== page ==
Regarding the subject AI in art, I think the issue gets a bit overblown. For basically all of time it was thought that art was going to be one of the last fields touched by AI, turns out it’s one of the first fields, so of course it generates questions and drama. I think some regulation regarding copyrights and training sets will be needed (although, personally, I don’t see thaaat much of a different between a little kid going to an art museum versus an AI looking at it, but I also understand why some people do see a difference) so that artists can be sure that stuff uncannily similar to their work might not start popping up around and making money for others or earning accolades. One thing I’m very, very opposed, thou, is “reviving” dead actors, singers, painters, etc. with AI to “finish” a song, movie, whatever, unless the person explicitly gave permission in life.

Regarding the economic impact of AI, I’m still formulating my opinions and need to read and think more about it.

Edit: As a writing tool! I’m not a writer, but if I was, I wouldn’t use it except to clean up typos or do some kind of proofreading. I think it can also be a great learning tool for people who are writing in a language different to their first language, since structuring sentences and ordering words can be a challenge for many.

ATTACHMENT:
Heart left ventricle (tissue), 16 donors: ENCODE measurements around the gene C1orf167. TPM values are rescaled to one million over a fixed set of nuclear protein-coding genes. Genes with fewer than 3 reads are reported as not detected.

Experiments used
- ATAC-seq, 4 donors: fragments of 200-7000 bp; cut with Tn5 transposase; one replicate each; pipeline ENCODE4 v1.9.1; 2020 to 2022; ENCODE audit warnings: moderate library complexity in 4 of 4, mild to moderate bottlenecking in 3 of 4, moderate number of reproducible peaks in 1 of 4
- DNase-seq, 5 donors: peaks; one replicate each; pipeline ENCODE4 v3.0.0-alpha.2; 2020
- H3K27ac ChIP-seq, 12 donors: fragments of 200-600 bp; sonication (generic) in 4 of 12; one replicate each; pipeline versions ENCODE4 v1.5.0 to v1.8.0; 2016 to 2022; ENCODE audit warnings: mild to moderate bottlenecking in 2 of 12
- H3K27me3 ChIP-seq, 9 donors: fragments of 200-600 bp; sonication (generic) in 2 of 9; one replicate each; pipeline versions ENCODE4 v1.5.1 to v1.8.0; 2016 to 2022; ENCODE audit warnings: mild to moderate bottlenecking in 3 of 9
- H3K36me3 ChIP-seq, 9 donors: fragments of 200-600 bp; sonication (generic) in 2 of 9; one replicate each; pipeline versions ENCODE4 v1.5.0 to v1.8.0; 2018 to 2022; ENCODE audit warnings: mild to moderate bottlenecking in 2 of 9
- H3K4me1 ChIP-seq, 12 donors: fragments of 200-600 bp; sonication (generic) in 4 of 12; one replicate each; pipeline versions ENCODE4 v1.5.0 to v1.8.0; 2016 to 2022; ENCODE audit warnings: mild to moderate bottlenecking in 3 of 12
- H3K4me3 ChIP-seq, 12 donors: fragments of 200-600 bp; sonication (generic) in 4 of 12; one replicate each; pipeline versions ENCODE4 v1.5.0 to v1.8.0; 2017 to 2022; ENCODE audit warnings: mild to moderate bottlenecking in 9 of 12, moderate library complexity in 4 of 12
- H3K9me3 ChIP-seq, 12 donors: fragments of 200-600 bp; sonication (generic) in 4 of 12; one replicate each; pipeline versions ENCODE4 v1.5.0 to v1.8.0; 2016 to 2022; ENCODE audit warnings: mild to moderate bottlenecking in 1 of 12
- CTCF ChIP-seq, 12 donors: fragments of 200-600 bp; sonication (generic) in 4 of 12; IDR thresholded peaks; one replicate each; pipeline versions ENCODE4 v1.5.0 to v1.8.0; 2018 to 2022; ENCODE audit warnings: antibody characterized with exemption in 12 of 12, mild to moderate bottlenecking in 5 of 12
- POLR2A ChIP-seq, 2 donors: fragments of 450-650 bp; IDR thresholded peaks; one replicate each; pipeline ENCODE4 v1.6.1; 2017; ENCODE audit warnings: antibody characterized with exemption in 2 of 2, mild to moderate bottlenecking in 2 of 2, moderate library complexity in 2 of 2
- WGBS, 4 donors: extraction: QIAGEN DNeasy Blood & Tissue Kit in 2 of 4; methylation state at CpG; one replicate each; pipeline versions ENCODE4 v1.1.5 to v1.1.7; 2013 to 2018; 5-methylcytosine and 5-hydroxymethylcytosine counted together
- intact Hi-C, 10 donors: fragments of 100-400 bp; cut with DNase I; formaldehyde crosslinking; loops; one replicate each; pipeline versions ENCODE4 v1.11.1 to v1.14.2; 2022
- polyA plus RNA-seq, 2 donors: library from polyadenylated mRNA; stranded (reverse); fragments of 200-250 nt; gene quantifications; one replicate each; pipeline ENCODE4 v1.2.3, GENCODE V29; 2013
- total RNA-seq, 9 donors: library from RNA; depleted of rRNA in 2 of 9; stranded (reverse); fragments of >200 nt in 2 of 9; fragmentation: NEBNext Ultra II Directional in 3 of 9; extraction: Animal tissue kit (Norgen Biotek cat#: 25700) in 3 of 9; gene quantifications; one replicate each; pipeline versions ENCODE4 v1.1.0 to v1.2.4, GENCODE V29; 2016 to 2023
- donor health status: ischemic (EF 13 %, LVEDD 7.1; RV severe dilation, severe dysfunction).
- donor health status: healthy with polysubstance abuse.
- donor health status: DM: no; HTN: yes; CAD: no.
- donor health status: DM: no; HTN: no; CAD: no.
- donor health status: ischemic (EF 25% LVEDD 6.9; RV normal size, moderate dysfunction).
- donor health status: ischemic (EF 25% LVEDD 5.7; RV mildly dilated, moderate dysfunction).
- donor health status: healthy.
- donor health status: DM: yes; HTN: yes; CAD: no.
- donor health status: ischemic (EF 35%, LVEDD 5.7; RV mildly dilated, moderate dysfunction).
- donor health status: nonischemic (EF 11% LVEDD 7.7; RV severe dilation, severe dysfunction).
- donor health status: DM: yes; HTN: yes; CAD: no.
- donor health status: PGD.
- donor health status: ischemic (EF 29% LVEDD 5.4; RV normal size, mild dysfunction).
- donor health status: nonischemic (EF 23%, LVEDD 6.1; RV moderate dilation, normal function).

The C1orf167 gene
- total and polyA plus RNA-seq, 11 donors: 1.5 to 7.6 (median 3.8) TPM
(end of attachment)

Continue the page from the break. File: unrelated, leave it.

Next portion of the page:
2 Likes

I have long used AI Dungeon for personal entertainment purposes, but I wouldn’t feel okay using it for anything I wanted to actually publish. I do find it really helpful in combating writer’s block.
Recently, I have started considering whether I want to use it at all, since a lot of the same ethical concerns that we see with visual art, also apply to the writing AI’s.
I did try using ChatGPT for brainstorming story ideas, but found it’s ability to generate and elaborate on ideas both shallow and very stereotypical.

Generally, I feel the same way that I do in regards to visual art:
If the data is sourced ethically, and the AI is used as just a tool, as a part of the process, instead of just replacing it, then I think it could be useful.

Huh, this seems like an interesting topic to discuss and explore. So might as well share my thoughts a little bit.

I am a hobbyist artist who has done some small commissions, jobs, etc as a side gig. Since I am not a professional artist nor do I work in the industry, my thoughts regarding AI might not represent all artists. So please do take note of this.

In the ToS of my commission, I do retain some rights to my commission, and one of those rights includes not uploading my commission into AI art generator under no circumstances. But sadly, that doesn’t mean that I can stop people from putting my arts into a generator without my acknowledgement.

So, perhaps a no to everything AI related.

1 Like

I’ve just saw a video of a game called Suck Up where you are a vampire who has to use disguises and your own voice to convince ai civilians to let you inside their house.

Apparently the NPCs are meant to be AI who respond to what you say. While that kinda sounds cool it is also disappointing as there are so many talented voice actors out there and I’d rather pay them more money to say more lines than have AI which always sounds lifeless.

1 Like

To be fair, the entire point of the game is that you can say whatever you want and the AIs will respond to whatever you say. No amount of talented voice acting could do that.

That’s a fair point.